World Economic Forum examines the role of arts

Posted on: February 19, 2010

“The topic was weighty: how music can save the world,” writes Daniel J. Wakin Thursday (2/18) on the New York Times blog ArtsBeat. “The talk ranged across the role of conservatories, the definition of art and music’s capacity to heal. The World Economic Forum convened a panel discussion at Carnegie Hall Thursday on arts leadership. … The session plunged immediately into the esoteric, with the moderator, Erwann Michel-Kerjan, a Wharton School professor at the University of Pennsylvania, asking what the difference was between art and entertainment. ‘Art is a necessity and entertainment is a luxury,’ Deborah Borda answered succinctly. Ms. Borda is president of the Los Angeles Philharmonic. Art is enduring, said James D. Wolfensohn, the former president of the World Bank and former chairman of Carnegie Hall. … Several people on the panel took note of the fact that the subsidies, from wealthy patrons, are tougher to come by in the United States because the recently rich are often more focused on contributing to causes like public health, where results are easier to measure. Ms. Borda said the three most depressing letters to hear at foundations are ROI: return on investment. Members of the panel noted that the return on music is hard to quantify. They all wanted to make the case for why music is important. When all is lost in a natural disaster, say, all that is left is the spirit, Ms. [Strategic Investment Group Chief Executive and Youth Orchestra of the Americas Chairman Hilda] Ochoa-Brillembourg said.”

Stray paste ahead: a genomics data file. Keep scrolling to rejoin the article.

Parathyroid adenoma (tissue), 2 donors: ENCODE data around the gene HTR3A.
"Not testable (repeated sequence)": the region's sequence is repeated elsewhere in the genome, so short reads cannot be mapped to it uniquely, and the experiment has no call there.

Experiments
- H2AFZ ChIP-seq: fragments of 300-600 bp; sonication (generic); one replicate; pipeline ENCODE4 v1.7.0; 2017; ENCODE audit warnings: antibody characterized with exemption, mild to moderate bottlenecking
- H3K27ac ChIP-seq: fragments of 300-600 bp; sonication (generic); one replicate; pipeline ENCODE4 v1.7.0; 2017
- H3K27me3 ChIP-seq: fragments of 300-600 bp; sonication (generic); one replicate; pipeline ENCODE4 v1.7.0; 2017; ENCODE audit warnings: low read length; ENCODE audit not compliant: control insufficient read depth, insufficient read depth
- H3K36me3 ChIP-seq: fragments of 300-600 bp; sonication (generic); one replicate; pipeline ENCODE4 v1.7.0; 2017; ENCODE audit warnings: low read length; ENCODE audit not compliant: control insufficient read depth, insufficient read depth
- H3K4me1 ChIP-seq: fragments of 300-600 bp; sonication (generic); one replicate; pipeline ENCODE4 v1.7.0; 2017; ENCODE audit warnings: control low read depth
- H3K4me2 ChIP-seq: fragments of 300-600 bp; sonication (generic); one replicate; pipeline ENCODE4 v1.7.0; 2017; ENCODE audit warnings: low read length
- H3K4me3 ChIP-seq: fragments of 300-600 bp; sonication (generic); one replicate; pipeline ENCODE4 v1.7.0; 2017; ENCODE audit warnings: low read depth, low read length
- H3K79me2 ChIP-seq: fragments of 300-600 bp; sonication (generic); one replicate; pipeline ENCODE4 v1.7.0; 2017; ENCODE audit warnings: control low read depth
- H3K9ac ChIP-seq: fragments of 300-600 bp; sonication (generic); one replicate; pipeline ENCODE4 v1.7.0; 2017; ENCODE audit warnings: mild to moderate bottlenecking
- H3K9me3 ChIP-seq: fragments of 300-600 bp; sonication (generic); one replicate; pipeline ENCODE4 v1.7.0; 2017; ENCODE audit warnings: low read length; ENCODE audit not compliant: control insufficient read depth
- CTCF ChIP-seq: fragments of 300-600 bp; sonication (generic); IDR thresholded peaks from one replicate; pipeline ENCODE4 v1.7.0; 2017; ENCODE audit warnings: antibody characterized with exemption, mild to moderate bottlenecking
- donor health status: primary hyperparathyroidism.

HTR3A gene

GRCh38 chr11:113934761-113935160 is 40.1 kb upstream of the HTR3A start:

Posted February 19, 2010